That is, of course, if by “unveiled exclusively to the Herald” you mean “also unveiled to the Boston Globe.”

From Monday’s Globe Metro front page (print edition headline):

Walsh proposes City Hall sale

Boston mayoral candidate state Representative Martin J. Walsh announced a proposal Sunday to revitalize downtown by selling City Hall Plaza to a private developer and moving government services somewhere nearby — an idea sharply criticized by some of his opponents.

“This area must evolve from a 9-to-5 weekday government-dependent culture to a culture economically driven to add value 24/7,” Walsh said in a statement from his campaign.


Apparently a nonexclusive statement.

Not to get technical about it.

Fun fact to know and tell:

Both dailies reported that City Hall could “fetch” between $125 million and $150 million. But the Globe added this:

The idea of moving City Hall has been discussed for decades. In 2006, Mayor Thomas M. Menino proposed selling the plaza to private developers for between $300 million and $400 million and using that money to build a new City Hall on the South Boston Waterfront.


So, wait – City Hall is now worth half as much as it was seven years ago?

Tom Menino has some ‘splainin’ to do.


Herald Serves Up Menino Leftovers

November 21, 2012

Yesterday’s Boston Globe featured the main course:  A front-page piece on the hospital room where Boston Mayor Tom Menino’s been holed up for a month with a Whitman’s Sampler of symptoms from blood clots to spinal cracks.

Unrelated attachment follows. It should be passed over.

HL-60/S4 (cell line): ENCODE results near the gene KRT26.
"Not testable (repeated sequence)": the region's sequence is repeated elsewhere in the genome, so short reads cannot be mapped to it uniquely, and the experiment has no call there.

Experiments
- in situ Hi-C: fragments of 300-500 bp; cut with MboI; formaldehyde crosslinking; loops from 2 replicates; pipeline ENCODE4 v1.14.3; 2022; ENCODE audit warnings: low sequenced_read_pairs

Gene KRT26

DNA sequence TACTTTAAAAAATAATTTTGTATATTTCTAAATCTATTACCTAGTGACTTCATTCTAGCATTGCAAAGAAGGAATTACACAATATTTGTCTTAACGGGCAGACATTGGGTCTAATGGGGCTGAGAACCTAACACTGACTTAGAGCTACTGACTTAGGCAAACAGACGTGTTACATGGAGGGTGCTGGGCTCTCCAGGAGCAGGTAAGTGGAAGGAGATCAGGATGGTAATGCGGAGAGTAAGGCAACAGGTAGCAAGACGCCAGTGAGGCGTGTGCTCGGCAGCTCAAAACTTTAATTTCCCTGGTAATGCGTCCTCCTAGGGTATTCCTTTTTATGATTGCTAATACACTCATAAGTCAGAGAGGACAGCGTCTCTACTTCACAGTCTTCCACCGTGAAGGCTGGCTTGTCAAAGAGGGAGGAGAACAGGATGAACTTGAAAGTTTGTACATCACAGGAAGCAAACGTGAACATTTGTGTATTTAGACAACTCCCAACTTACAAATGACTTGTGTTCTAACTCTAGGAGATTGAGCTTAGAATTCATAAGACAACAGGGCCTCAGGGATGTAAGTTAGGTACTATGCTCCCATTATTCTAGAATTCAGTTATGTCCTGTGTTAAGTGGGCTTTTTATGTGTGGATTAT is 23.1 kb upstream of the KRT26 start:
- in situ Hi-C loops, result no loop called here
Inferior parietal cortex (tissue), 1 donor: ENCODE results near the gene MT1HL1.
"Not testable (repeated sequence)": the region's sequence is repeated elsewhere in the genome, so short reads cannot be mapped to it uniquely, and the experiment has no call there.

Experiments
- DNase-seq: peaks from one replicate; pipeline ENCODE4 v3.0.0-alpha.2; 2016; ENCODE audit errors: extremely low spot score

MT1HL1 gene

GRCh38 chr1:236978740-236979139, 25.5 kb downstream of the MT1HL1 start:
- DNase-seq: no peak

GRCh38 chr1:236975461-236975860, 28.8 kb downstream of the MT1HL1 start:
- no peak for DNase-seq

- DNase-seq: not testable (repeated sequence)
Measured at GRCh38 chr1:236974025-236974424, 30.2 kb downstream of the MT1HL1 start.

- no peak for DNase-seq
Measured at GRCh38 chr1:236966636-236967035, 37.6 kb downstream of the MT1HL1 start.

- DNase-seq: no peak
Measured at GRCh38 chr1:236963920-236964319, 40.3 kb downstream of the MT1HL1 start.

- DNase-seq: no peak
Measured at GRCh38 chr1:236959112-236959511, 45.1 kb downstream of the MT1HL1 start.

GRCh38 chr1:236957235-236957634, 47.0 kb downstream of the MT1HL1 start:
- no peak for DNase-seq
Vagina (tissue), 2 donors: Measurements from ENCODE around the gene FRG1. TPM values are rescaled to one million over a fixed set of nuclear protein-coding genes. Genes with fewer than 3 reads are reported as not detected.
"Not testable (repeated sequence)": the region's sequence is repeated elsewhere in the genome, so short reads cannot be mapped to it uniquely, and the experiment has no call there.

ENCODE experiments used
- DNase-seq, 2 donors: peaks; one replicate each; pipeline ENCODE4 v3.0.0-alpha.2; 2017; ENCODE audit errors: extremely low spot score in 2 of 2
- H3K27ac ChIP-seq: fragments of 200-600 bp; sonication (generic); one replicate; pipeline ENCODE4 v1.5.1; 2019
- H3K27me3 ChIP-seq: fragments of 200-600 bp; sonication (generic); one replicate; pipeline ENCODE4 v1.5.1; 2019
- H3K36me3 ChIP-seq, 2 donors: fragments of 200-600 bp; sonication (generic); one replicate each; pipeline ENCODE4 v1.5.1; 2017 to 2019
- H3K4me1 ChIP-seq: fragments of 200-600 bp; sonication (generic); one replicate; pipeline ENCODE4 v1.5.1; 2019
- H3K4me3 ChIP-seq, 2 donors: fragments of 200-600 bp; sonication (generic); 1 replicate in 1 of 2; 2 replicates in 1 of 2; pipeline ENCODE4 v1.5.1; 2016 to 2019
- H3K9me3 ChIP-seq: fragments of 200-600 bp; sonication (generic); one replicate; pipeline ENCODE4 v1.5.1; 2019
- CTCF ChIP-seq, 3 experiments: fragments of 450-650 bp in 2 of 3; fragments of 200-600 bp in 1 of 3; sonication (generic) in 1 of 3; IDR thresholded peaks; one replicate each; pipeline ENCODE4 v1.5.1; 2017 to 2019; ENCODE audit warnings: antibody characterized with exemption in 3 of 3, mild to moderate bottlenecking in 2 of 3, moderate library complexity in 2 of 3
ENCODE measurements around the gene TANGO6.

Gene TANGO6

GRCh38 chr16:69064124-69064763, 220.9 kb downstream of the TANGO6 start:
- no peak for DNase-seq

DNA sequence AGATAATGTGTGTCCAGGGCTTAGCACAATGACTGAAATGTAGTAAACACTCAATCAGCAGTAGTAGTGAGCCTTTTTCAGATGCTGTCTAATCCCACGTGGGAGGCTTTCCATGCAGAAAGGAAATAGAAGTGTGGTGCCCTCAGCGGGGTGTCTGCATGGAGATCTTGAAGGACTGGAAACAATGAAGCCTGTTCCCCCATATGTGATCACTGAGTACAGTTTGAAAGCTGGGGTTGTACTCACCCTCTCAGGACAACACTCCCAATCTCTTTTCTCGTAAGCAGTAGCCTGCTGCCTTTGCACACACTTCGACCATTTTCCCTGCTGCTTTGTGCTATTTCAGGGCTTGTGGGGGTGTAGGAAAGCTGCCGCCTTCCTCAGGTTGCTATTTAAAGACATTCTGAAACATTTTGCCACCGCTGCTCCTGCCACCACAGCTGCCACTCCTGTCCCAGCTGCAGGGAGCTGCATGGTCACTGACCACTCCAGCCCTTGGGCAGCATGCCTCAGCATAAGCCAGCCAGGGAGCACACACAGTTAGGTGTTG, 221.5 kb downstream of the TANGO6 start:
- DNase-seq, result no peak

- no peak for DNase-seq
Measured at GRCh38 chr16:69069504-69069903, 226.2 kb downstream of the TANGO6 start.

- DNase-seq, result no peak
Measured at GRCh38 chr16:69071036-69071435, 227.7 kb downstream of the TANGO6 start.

Hospital room is now Mayor Menino’s office

Top aides help mayor retain links to his city

A black accordion file sits on a desk outside Mayor Thomas M. Menino’s empty office on the fifth floor of Boston City Hall. Most days, city employees stuff paper work into manila folders in the compartments: One sleeve is reserved for documents Menino needs to sign, another for memos the mayor needs to read.

Normally, the bundle goes home with Menino to Readville. But for the past 25 days, the plastic file has been driven the 3½ miles from City Hall to Francis Street, where doctors at Brigham and Women’s Hospital continue to treat Menino for a variety of ailments.

The impersonal shuttling of documents to the Brigham — and verbal orders the mayor shares from his hospital bed through an inner circle of aides — has become the main link between Menino and roughly 20,000 city employees he has closely managed for almost 20 years. It marks a stark change for Menino, who so prides himself on personal connections that he has forbidden voicemail at City Hall.

Another stark change: Today’s slim pickins in the Boston Herald, which feel decidedly warmed-over.

A-list visitors call on ailing Boston mayor

Gov. Deval Patrick and Cardinal Sean P. O’Malley have been among the visitors to Mayor Thomas M. Menino, who has been at Brigham and Women’s Hospital for a month and is expected to remain there through Thanksgiving.

Patrick and his wife, Diane, met with Menino for about 30 minutes at the hospital last weekend, while O’Malley, the Boston archbishop, visited on Friday, said Menino spokeswoman Dot Joyce.

“He’s able to engage and have conversations,” Joyce said. “They’re not long visits.”

The hardreading staff hopes that soon those visits won’t be necessary, and Mr. Mayah can get back to not checking his voicemail at City Hall.